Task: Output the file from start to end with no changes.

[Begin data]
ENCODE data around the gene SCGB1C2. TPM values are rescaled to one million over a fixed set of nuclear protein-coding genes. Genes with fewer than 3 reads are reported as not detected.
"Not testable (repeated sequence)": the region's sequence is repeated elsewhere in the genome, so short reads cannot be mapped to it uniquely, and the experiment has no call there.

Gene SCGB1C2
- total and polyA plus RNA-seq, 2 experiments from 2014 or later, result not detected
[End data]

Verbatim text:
ENCODE data around the gene SCGB1C2. TPM values are rescaled to one million over a fixed set of nuclear protein-coding genes. Genes with fewer than 3 reads are reported as not detected.
"Not testable (repeated sequence)": the region's sequence is repeated elsewhere in the genome, so short reads cannot be mapped to it uniquely, and the experiment has no call there.

Gene SCGB1C2
- total and polyA plus RNA-seq, 2 experiments from 2014 or later, result not detected